The AMC Eagle is a compact four-wheel drive passenger car manufactured by American Motors Corporation from 1980 to 1988.
Introduced in August 1979 for the 1980 model year, the coupe, sedan, and station wagon body styles were based on the AMC Concord.
While the Eagle started out with an NP203 transfer case, based on Jensen FF technology, the car soon moved to a state of the art, 42-disc New Process Gear NP119 transfer case. Both transferred power to the wheels with the most traction. The full time four wheel drive system, dubbed “Quadra-Trac,” was co-developed by AMC/Jeep and Chrysler’s New Process Gear.
Power went through the rear driveshaft and was sent to the left using a Morse Hy-Vo chain to the front of the car. Differential action was aided by a velocity-sensitive viscous coupling, which also limited slip. The silicone-based fluid in the coupling had high shear and heat resistance, keeping its viscosity through a wide temperature range (starting at 40°F below zero and going over 400°F). The system provided some anti-skid protection, by the way it worked to equalize driveshaft speeds — whether or not the car was moving under power.
Bob Sheaves wrote that the NPG119 was created to solve issues that cropped up on the NPG203, and was the first modern style (low drag, low fuel milage penalty) transfer case.
The big advance of the NPG119 was the Dow Corning silicone fluid, which had a high shear force. The NPG203 (and the later 242) used a conventional differential with a manual locking feature to control the speed difference between the front and rear outputs of the transfer case.
The AMC Eagle was rooted in the 1978 AMC Concord, itself an upmarket version of the compact AMC Hornet. Concord sold as a sedan, hatch, and wagon, with a four-cylinder, two straight sixes, and a 304 V8. The car was an immediate hit (for AMC), with 121,293 cars sold in its first year, easily beating every other AMC car combined. The 4x4 version of the Concord was given a completely new name — Eagle — and a three-inch lift, with minor sheet metal and trim changes, and standard 15-inch wheels (Concord used 14s). Buyers could choose between two or four door sedans, or a four door wagon. It used recirculating ball steering rather than the trendy rack and pinion, and front disc brakes with rear drums.
The AMC Eagle was only sold with the 258 straight six (4.2) with a Carter two-barrel carburetor, coupled to a Chrysler 998 TorqueFlite (or “Torque Command”) transmission controlled by a T-handle floor shifter.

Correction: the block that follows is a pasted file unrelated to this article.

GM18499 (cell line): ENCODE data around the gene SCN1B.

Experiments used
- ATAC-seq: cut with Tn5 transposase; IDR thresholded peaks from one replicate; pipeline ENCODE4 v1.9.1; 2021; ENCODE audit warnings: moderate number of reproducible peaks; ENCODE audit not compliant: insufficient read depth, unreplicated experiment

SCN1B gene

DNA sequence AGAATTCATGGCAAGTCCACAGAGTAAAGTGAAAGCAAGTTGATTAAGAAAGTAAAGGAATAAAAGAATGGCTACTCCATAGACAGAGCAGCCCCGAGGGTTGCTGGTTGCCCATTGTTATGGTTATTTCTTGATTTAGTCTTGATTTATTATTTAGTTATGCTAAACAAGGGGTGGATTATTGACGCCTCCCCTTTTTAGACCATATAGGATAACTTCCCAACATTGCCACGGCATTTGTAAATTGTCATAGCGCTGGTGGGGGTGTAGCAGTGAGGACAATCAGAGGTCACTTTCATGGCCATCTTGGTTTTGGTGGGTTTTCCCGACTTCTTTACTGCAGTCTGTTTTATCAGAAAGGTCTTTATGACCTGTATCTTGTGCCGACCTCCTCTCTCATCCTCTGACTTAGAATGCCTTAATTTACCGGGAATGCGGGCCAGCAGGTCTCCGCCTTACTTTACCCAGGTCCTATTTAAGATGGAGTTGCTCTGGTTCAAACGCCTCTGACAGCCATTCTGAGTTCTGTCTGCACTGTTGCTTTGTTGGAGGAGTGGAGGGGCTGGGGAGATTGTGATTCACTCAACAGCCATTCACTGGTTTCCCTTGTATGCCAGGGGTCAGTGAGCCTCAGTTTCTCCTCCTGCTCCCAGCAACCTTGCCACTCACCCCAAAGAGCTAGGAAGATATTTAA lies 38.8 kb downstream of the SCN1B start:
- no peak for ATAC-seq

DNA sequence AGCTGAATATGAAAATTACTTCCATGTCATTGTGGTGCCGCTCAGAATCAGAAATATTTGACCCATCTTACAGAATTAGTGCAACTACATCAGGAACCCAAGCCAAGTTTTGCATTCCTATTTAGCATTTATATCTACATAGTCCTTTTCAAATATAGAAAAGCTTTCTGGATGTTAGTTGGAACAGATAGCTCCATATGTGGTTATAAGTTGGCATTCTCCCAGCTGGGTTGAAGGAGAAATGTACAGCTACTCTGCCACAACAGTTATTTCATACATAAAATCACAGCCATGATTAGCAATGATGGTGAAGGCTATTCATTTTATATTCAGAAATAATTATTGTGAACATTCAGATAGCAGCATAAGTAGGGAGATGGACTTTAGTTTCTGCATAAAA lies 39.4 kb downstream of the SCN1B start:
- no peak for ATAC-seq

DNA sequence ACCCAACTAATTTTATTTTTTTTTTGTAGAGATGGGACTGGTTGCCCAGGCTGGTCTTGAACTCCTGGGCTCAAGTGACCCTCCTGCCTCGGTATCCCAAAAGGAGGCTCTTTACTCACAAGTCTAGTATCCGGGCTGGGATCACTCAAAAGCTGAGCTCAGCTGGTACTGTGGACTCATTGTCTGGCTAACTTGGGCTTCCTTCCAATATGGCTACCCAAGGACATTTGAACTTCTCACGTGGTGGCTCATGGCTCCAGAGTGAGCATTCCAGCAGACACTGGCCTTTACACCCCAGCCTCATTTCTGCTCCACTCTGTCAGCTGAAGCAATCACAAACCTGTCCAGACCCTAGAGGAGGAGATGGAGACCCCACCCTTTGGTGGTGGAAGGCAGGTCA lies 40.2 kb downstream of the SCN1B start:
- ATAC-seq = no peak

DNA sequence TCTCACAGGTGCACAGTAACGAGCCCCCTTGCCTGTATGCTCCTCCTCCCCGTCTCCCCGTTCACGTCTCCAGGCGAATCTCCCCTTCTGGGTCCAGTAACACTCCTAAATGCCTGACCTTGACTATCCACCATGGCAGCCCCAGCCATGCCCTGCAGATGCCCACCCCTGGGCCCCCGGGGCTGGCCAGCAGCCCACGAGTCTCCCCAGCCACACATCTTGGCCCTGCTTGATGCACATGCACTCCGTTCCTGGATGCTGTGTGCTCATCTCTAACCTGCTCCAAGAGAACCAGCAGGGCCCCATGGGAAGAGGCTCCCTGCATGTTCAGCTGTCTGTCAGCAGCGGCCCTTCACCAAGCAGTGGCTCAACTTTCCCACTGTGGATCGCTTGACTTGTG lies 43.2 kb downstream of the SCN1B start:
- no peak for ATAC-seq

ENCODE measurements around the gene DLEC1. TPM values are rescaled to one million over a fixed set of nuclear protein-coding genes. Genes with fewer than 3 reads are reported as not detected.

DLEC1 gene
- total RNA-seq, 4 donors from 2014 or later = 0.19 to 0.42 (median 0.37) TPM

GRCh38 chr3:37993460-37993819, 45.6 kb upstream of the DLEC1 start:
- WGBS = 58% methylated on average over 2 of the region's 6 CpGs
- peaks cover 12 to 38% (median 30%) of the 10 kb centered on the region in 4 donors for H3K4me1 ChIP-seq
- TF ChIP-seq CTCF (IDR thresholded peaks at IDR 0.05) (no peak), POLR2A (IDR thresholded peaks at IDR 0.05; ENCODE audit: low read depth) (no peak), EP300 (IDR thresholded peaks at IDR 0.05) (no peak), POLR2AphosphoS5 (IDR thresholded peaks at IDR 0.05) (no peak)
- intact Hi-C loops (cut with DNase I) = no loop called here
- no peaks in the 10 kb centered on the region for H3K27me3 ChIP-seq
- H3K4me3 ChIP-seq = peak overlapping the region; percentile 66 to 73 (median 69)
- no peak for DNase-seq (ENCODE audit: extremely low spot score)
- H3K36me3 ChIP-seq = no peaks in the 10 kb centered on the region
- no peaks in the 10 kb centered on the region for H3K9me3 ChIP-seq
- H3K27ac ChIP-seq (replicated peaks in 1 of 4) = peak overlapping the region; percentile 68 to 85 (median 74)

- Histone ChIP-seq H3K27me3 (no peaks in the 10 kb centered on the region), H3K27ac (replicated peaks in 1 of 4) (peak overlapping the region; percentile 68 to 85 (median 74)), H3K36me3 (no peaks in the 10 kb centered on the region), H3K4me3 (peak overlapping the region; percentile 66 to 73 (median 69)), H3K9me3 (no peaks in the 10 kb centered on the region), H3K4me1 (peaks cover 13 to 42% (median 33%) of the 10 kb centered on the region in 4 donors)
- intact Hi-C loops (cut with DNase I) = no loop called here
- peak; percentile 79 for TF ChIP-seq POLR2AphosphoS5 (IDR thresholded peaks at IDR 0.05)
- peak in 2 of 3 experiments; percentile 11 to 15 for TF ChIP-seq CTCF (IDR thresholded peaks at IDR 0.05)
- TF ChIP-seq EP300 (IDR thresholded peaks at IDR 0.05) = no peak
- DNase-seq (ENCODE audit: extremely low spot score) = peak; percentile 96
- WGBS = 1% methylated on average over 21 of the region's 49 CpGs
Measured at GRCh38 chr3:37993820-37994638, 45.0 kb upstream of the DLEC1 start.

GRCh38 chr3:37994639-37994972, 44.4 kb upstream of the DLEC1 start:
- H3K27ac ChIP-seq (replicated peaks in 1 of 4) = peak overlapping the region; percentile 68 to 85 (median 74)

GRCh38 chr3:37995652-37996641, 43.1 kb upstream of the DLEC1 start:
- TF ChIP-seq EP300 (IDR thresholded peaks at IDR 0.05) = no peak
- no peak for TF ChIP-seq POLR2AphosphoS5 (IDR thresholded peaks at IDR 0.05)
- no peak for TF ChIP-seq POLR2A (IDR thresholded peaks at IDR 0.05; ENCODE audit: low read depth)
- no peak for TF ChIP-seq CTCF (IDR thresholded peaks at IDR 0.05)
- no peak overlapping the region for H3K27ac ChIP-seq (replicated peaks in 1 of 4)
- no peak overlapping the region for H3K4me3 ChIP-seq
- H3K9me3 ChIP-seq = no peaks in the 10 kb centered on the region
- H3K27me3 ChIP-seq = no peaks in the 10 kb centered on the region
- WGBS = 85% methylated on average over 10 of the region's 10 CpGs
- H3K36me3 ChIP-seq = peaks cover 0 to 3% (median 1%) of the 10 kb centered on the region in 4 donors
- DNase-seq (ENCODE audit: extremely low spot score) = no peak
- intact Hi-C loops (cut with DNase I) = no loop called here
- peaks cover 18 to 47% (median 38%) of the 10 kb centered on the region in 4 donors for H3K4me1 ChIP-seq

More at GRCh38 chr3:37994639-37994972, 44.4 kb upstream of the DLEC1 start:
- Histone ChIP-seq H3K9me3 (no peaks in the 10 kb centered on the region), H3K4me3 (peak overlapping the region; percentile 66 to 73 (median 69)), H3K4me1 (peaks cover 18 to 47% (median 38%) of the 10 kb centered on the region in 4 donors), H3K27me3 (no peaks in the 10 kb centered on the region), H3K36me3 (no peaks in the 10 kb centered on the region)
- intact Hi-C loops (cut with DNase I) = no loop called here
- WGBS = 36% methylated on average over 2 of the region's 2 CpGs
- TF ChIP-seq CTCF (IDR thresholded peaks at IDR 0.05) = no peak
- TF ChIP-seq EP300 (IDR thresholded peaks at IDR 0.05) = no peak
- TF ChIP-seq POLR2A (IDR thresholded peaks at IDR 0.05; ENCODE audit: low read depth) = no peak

The standard final drive ratio was 3.08:1, with an optional 3.54:1 ratio mandatory with the high altitude and medium trailer towing packages. P195/75R15 radials were standard, along with power steering and brakes.
The Eagle used an independent front suspension for better cornering and tire wear, one of the first 4x4 cars to use an independent front suspension (the 1964 Jeep Wagoneer was the first). The car was unit-body, so the differential and axle tube were attached to the engine rather than the body. The basic design of the front suspension was similar to Concord, with higher spring rates. Buyers could get an optional heavy duty suspension, with a heavier front roll bar (going from 0.94” to 1.06” diameter), a 0.63” rear roll bar, upgraded front shocks, and thicker rear leaf springs. A Delco automatic load leveling system was optional, using air shocks and an electronic height sensor. The transfer case and front end had skid plates.
For 1980, trim lines were standard, Limited, and Sport; Limited added leather or fabric seats, thicker carpeting, AM radio, woodgrain tilt-steering wheel, power locks, locking storage (wagon), rear passenger straps, lighting, visibility, and convenience groups, protection group, front parcel shelf, cloth sun visors, and various trim pieces. Sport (two door and wagon only) added fabric seats, leather-wrapped sport steering wheel, high-beam halogens, fog lights, dual remote mirrors, black sidewall radials, opera window insert, blackout exterior and interior treatments, and pinstripe delete. Interesting options included factory rustproofing, a CB or cassette stereo (four speakers), tachometer, rear defogger, wagon rear wiper/washer, moon roof, cruise, tilt wheel, and fog lamps.